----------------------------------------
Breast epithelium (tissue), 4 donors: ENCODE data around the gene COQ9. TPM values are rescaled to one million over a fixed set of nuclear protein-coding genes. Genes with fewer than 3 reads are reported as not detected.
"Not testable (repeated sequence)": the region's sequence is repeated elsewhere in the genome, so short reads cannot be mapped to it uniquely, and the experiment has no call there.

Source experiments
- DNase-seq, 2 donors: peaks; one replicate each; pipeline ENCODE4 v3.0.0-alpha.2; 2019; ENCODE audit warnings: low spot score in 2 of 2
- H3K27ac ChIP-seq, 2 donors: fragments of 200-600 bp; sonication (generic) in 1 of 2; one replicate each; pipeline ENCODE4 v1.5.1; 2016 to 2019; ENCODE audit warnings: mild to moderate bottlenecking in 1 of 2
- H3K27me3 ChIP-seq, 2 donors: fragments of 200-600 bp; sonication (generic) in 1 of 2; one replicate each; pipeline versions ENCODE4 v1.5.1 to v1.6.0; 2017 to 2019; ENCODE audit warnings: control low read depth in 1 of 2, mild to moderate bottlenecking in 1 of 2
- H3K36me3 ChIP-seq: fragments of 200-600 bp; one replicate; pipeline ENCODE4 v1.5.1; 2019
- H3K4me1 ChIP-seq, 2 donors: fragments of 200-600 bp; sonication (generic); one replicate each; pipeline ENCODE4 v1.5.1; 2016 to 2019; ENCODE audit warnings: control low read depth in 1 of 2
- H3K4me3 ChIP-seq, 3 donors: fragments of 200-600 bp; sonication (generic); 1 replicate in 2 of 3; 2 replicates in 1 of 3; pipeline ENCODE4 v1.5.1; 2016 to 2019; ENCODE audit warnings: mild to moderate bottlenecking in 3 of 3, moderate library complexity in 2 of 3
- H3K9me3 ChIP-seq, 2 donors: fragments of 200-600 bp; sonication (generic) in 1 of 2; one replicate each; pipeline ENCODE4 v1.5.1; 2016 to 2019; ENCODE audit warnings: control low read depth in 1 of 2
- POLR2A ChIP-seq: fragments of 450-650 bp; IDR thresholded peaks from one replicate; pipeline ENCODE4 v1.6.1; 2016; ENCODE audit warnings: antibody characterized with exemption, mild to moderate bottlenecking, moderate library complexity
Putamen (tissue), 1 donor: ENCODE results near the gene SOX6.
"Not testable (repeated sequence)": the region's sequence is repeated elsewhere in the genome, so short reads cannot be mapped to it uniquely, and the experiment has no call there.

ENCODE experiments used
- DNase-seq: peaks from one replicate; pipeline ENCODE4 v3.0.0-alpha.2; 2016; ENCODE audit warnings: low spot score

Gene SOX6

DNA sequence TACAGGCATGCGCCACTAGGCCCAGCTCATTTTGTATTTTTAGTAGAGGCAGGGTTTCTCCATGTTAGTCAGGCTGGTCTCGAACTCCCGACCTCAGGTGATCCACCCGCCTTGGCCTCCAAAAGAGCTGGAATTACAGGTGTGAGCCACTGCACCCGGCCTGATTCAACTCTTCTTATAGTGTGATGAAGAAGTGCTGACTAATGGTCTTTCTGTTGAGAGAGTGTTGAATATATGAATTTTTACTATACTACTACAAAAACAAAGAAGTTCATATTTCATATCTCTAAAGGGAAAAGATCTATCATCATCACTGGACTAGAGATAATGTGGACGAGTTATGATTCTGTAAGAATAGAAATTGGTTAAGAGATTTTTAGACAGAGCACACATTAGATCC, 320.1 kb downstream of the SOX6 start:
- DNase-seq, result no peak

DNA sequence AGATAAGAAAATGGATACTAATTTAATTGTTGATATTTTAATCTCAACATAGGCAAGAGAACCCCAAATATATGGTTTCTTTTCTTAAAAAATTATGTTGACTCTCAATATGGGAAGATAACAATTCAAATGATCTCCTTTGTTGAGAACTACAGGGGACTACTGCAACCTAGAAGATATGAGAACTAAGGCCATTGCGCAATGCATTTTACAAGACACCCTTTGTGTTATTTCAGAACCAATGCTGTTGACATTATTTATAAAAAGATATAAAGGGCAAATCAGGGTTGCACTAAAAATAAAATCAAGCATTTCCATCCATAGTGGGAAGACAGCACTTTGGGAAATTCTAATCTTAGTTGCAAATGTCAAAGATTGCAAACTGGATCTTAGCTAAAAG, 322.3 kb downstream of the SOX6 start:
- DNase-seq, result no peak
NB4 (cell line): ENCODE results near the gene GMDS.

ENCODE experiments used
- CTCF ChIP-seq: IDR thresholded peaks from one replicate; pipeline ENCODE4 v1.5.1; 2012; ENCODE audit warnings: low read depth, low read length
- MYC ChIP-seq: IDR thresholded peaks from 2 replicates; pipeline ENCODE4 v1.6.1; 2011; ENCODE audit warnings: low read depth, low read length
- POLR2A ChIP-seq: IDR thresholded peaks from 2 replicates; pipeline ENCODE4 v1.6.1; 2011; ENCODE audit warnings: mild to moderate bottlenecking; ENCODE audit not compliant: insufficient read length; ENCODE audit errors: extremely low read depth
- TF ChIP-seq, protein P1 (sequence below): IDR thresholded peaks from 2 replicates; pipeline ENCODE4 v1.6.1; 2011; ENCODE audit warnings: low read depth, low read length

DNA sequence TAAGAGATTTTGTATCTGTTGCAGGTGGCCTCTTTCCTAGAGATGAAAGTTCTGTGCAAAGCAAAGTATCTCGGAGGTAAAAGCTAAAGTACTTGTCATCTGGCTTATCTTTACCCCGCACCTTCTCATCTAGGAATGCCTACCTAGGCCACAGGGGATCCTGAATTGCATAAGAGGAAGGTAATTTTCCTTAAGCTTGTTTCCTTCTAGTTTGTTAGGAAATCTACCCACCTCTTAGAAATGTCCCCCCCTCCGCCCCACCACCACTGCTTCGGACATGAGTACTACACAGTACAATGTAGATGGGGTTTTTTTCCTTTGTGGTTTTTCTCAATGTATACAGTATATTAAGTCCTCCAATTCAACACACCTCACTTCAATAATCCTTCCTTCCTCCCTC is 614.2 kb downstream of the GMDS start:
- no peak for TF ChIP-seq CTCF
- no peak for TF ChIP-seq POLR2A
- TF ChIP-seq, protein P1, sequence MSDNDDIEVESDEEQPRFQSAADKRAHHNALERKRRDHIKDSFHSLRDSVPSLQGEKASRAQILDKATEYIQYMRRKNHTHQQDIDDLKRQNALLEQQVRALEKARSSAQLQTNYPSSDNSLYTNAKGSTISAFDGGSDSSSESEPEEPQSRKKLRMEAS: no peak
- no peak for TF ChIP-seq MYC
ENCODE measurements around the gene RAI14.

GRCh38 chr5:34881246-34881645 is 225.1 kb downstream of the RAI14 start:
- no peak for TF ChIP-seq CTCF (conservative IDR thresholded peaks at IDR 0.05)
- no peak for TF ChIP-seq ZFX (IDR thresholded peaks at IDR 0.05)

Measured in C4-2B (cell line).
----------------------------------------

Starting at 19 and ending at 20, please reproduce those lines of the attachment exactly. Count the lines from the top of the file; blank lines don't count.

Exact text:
DNA sequence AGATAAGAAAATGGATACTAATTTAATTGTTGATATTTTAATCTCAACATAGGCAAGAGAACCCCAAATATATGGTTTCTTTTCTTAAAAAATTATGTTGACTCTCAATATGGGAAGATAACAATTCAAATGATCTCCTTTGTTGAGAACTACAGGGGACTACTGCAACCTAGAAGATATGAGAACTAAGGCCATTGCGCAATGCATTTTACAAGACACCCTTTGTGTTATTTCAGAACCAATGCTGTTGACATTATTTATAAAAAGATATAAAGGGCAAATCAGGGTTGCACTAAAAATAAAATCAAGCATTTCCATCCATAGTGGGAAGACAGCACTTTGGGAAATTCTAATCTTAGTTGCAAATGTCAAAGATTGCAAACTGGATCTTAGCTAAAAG, 322.3 kb downstream of the SOX6 start:
- DNase-seq, result no peak